16 April 2012

Exodus 14:21-31

"The Lord drove the sea back by a strong east wind all night." (v. 21)


This dramatic passage in Exodus is well known to us. However, perhaps our image of it is more influenced by Hollywood than the actual text.

There is a debate over the understanding of what is happening here. Modern liberal sensibilities baulk at the idea of God supernaturally intervening to drown the Egyptians. However the truth is that many who have been enslaved in history have found power and hope in this narrative as it tells the tale of the defeat of the oppressors and the liberation of the oppressed.

The Exodus story has been an inspiration to the Jewish people as they faced persecution down the centuries. It was also an inspiration to those who ran the underground railroad that helped slaves in the southern states of America escape to freedom in the North in the mid-19th century. Harriet Tubman who had escaped from slavery herself risked her life and freedom to rescue others and became known in the anti slavery movement as the Moses of her time.

But as we read this passage closely we can see that the supernatural explanation is not the only reading open to us. Chief Rabbi Jonathan Sacks has pointed out that this text can be read two ways, both seeing God at work in the liberating of the Israelites and in the drowning of the Egyptians: but one asserts the Hollywood-like supernatural understanding and the other sees God at work in the processes of nature in the changes of the tides. The Egyptians in this second more naturalistic reading contribute to their own demise by the fact that their armour and chariots, their militarism and their wealth, lead to them being stuck in the mud as the tides turn.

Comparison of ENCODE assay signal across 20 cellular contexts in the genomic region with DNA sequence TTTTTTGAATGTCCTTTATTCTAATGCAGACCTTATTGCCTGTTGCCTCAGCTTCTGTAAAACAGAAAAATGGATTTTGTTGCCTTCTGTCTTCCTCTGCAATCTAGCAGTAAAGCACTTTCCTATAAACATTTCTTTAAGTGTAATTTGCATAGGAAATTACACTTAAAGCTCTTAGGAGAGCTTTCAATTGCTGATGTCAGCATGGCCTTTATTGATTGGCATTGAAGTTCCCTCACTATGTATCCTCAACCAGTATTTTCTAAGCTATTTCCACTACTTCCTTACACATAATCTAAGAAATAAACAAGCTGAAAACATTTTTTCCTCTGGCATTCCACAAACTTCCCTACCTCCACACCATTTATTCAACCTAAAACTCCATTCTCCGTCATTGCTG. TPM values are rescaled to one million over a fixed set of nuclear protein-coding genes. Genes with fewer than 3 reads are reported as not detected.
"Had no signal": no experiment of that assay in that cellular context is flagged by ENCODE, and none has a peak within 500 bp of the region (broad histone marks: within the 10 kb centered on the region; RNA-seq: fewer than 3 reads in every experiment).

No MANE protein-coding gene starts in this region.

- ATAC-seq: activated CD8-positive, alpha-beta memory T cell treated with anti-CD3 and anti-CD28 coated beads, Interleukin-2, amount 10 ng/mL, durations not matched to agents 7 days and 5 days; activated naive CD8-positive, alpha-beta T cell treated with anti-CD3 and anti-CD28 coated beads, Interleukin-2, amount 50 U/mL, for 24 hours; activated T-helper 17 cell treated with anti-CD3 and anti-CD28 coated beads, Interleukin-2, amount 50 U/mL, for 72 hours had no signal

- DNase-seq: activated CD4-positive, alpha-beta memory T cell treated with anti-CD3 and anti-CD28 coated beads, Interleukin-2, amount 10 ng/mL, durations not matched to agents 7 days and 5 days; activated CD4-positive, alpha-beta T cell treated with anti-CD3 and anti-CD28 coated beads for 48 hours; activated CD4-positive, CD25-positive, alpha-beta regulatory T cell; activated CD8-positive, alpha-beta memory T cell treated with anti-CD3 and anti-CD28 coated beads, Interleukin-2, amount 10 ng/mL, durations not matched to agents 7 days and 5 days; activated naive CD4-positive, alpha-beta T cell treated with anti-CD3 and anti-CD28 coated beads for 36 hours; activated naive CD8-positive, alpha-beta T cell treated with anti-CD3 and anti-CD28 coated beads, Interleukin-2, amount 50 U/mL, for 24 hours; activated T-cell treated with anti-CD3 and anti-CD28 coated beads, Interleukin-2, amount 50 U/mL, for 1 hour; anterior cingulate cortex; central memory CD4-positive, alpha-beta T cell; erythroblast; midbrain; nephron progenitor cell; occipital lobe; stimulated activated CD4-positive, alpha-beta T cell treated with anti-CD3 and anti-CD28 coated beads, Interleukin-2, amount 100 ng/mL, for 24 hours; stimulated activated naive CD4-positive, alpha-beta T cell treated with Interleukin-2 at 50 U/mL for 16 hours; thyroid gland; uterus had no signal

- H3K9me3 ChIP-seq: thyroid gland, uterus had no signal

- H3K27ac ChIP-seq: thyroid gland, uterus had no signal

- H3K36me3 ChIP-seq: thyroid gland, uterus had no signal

Maimonidies, a medieval Jewish Scholar, was at pains to point out that the people followed Moses not because of his supernatural deeds but because he brought the people the way of Torah - the Word of God. Some of the early rabbis saw the parting of the sea as stemming back to the creation: the setting of the tides by God at the beginning of time (Genesis 1:9-10) was God's action for the Israelites freedom.

To Ponder

Which interpretation of this passage do you prefer and why?

Have you ever felt God's presence in nature? What was your experience? And how did you feel God in it?

Bible notes author

Ray Gaston and Annie Heppenstall

Ray Gaston is inter faith tutor and enabler for The Queen's Foundation for Ecumenical Theological Education and the Birmingham Methodist. Prior to that he was in parish ministry in inner city Leeds for 12 years.